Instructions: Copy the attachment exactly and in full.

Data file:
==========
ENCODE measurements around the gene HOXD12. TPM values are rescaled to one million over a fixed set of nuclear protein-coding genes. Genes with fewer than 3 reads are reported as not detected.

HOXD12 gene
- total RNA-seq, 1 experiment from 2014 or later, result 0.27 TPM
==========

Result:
ENCODE measurements around the gene HOXD12. TPM values are rescaled to one million over a fixed set of nuclear protein-coding genes. Genes with fewer than 3 reads are reported as not detected.

HOXD12 gene
- total RNA-seq, 1 experiment from 2014 or later, result 0.27 TPM